This paper deals with the clinicopathological findings in two cases of cerebellar mudulloblastoma with extraneural metastasis. These two cases fulfill Weiss' minimal criteria for confirmation of extraneural metastasis of a glioma. The first case was an 18 month-old boy with a 14 month clinical history. A ventriculoperitoneal shunt was performed, followed by three series of Linac irradiations, for a total dose of 13, 750 rads. An autopsy revealed a cerebellar vermis tumor accompanied by ventricular and spinal subarachnoidal seeding. Milliary metastatic nodules were noticed macroscopically in the liver, and microscopic deposits were also recognized in the right ventricular wall of the heart, pericardium, lumbar vertebrae, capsules of the pancreas and spleen, and adipose tissue surrounding the adrenal gland. Tumor cell invasion in a small vein within the vermis tumor was thought to be a cause of blood-stream metastases. The second case was a 10 year-old boy with a clinical history of 16 months. The cerebellar vermis tumor was partially removed and a ventriculoperitoneal shunt was performed at the same time. The patient was given radiotherapy, 4, 000 rads in the whole brain, 4, 000 rads in the upper spinal canal and 3, 000 rads in the lower spinal canal. One month later he felt pain in the hip joint and lower back. Radiography showed osteolytic changes in the pelvis and femoral bone, and later in the humerus, ribs and scapulas. Local irradiation of bony metastase was effective for a while. An autopsy revealed a small tumor remnant in the cerebellar vermis accompanied by spinal subarachnoidal seeding. Systemic bony metastasis was confirmed with no metastasis to the internal organs and lymphoid tissues. The dura mater at the primary site of the tumor was invaded by tumor cells, and this seemed to be the route of blood-spread metastasis. Approximately 80 cases of cerebellar medulloblastoma with extraneural metastasis have been reported in assorted report. The mode and site of metastasis, diagnosis and treatment are critically reviewed in this paper.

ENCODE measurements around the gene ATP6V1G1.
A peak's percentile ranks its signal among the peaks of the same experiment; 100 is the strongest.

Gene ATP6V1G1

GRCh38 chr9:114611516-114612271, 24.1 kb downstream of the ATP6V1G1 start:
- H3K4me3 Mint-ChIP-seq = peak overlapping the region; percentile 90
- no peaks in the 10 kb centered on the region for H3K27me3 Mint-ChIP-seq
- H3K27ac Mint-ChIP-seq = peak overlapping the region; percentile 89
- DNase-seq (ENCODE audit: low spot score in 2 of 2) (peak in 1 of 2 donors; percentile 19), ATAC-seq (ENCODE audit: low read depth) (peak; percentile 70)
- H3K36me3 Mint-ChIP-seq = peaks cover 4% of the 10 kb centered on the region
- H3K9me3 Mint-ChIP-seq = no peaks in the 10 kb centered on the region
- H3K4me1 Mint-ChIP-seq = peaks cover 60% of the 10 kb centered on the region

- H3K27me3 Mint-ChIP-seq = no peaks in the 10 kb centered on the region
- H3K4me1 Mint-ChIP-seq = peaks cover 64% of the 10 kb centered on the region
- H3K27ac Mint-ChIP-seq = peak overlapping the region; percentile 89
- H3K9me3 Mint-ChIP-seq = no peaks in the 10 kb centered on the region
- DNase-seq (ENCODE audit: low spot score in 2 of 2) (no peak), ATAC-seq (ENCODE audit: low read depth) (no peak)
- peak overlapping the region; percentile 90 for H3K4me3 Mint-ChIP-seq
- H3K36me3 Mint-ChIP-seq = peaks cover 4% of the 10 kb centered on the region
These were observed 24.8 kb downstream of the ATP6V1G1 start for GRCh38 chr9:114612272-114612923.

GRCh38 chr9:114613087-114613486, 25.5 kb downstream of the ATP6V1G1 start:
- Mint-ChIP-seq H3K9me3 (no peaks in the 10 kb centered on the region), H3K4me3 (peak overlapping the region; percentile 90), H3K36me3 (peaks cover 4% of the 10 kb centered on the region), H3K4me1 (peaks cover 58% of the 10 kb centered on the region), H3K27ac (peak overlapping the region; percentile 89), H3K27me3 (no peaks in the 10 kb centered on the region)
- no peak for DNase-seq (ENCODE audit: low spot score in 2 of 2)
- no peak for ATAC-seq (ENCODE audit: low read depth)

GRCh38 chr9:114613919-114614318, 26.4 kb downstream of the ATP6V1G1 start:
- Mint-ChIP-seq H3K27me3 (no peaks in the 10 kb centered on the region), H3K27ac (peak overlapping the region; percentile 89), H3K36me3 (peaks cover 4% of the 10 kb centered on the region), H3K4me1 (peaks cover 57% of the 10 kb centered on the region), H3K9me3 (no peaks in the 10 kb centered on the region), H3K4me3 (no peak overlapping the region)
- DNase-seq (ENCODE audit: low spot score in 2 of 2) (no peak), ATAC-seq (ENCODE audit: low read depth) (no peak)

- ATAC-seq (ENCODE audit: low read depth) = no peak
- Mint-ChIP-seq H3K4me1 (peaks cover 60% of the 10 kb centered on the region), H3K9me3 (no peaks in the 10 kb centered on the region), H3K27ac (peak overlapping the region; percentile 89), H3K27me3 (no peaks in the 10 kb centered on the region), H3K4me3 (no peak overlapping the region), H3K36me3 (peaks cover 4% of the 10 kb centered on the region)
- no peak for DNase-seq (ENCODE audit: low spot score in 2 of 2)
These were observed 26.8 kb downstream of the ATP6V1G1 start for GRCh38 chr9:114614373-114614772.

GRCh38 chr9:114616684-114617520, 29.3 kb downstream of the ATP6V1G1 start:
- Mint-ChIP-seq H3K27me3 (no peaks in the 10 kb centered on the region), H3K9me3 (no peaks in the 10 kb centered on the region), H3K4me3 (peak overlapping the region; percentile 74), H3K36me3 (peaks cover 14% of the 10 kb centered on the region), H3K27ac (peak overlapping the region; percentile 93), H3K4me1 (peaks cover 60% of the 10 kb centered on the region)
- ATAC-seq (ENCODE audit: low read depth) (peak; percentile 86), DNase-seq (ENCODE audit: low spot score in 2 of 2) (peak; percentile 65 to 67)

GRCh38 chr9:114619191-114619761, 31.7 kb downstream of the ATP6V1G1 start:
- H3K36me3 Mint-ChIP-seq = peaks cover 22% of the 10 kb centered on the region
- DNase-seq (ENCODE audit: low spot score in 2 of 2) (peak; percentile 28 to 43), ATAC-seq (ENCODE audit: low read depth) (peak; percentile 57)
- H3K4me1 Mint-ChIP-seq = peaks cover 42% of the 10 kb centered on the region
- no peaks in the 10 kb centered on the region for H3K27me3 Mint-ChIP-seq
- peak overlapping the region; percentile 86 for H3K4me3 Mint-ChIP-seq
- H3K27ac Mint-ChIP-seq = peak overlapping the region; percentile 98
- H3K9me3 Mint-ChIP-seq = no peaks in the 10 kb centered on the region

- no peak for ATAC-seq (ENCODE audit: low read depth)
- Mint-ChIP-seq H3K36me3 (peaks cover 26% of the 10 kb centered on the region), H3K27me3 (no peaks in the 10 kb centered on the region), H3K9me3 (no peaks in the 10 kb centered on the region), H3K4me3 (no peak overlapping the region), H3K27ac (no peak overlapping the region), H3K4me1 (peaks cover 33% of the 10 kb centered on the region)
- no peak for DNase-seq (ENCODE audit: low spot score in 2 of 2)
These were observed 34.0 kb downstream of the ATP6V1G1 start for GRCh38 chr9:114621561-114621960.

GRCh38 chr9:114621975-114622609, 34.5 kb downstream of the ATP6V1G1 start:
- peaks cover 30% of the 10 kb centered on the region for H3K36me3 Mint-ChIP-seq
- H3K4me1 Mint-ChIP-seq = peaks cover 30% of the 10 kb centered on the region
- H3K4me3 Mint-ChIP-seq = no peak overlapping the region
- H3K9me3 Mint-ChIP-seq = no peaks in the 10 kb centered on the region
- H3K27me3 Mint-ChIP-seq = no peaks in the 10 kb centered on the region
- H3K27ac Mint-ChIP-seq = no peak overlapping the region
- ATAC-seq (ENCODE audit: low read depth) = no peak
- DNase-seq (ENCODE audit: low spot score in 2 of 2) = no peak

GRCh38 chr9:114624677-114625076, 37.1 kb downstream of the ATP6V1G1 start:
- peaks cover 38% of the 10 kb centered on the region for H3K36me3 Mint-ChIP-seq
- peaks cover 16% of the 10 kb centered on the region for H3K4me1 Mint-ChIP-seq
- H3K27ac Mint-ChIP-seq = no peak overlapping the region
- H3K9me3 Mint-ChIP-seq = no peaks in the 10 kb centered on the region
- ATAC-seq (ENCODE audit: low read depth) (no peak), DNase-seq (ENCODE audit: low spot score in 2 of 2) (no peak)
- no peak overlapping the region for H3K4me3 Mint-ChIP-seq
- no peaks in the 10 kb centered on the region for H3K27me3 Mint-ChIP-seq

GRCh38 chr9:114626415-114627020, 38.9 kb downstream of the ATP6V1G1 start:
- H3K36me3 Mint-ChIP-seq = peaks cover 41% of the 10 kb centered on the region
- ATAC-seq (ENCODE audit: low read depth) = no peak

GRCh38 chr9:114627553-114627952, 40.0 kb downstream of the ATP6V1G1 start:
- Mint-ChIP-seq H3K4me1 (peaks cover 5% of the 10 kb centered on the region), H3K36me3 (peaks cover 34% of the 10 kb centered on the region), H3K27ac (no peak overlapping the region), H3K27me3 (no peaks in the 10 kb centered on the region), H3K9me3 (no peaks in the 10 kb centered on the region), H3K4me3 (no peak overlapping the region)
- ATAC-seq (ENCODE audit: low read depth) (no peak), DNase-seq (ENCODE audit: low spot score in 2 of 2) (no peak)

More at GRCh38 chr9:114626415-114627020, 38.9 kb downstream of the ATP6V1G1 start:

A case of meningioma in the pineal region is reported. The patient, a 40 year-old male, was referred because of a slight headache and the presence of a calcified lesion in plain skull X-rays. A neurological examination revealed a slight memory disturbance, minimum hemiparesis and a sensory disturbance on the left side. Plain X-rays and tomography of the skull showed large calcification 3 cm in diameter in the pineal region. A 99mTc pertechnetate brain scan showed an area of increased activity in the same region. Angiography showed no tumor stain in any phase. In the venous phase, upward displacement of the vein of Galen and the straight sinus was demonstrated. Pneumoencephalography revealed that the size of the mass corresponded exactly to the size of the calcification. It was also demonstrated that the mass was free from the edge of the tentorium. Right parietooccipital craniotomy was performed and the tumor in the pineal region was removed subtotally. This tumor was considered to have originated from the velum interpositum. The postoperative course was uneventful. Preoperative symptoms and signs improved except for the left lower quadrant hemianopsia which was produced by surgical manipulation. The pathological diagnosis was meningothelial meningioma with psammoma bodies. A review of the previously reported 35 cases can be summarized as follows. The origin of the meningiomas in the pineal region was either the velum interpositum (12 cases) or the junction of falx and tentorium (21 cases). This series of 36 cases including the present case consisted of 11 males, 21 females and four undescribed cases. In comparison with germinoma, characteristic clinical signs of meningioma in the pineal region were as follows. 1) The incidence of upward gaze palsy was much lower than that in germinoma cases. 2) Cerebellar signs, pyramidal signs and mental disturbances were found more commonly in meningioma cases than in germinoma cases. 3) Dysarthria and hypoglossal nerve palsy were seen only in meningioma cases. In seven cases (22.6%), characteristic calcifications were demonstrated on plain skull films. However, tumor stains were found by angiography in only a few cases. The prognosis of this tumor was generally poor. Only four cases were reported to be cured without neurological defects by total removal. Improvements in preoperative symptoms were obtained in nine of the cases. The overall mortality was 60.6% and operative mortality was 27.3%. When removing meningioma in the pineal region, considerable attention must be paid to preventing damage in the deep cerebral veins and surrounding structures.